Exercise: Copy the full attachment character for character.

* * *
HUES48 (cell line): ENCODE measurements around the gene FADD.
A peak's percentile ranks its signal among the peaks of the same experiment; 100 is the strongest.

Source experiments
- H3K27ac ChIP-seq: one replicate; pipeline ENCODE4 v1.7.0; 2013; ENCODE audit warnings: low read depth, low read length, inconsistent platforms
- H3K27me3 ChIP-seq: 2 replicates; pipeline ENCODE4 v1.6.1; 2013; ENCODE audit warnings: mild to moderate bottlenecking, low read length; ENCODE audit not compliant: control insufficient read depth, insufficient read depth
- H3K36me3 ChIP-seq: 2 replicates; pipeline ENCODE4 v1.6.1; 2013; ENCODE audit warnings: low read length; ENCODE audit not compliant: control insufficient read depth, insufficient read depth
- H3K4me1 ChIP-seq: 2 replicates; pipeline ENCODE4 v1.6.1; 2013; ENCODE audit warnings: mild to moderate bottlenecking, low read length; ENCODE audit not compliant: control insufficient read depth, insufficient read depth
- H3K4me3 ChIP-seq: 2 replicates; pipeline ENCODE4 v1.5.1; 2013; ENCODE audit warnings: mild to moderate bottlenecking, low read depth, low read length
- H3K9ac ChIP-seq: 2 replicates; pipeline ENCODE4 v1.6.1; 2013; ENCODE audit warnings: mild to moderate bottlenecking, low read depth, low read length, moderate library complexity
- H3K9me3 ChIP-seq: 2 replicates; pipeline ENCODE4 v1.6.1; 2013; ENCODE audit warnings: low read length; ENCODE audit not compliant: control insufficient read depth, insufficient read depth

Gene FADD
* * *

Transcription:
HUES48 (cell line): ENCODE measurements around the gene FADD.
A peak's percentile ranks its signal among the peaks of the same experiment; 100 is the strongest.

Source experiments
- H3K27ac ChIP-seq: one replicate; pipeline ENCODE4 v1.7.0; 2013; ENCODE audit warnings: low read depth, low read length, inconsistent platforms
- H3K27me3 ChIP-seq: 2 replicates; pipeline ENCODE4 v1.6.1; 2013; ENCODE audit warnings: mild to moderate bottlenecking, low read length; ENCODE audit not compliant: control insufficient read depth, insufficient read depth
- H3K36me3 ChIP-seq: 2 replicates; pipeline ENCODE4 v1.6.1; 2013; ENCODE audit warnings: low read length; ENCODE audit not compliant: control insufficient read depth, insufficient read depth
- H3K4me1 ChIP-seq: 2 replicates; pipeline ENCODE4 v1.6.1; 2013; ENCODE audit warnings: mild to moderate bottlenecking, low read length; ENCODE audit not compliant: control insufficient read depth, insufficient read depth
- H3K4me3 ChIP-seq: 2 replicates; pipeline ENCODE4 v1.5.1; 2013; ENCODE audit warnings: mild to moderate bottlenecking, low read depth, low read length
- H3K9ac ChIP-seq: 2 replicates; pipeline ENCODE4 v1.6.1; 2013; ENCODE audit warnings: mild to moderate bottlenecking, low read depth, low read length, moderate library complexity
- H3K9me3 ChIP-seq: 2 replicates; pipeline ENCODE4 v1.6.1; 2013; ENCODE audit warnings: low read length; ENCODE audit not compliant: control insufficient read depth, insufficient read depth

Gene FADD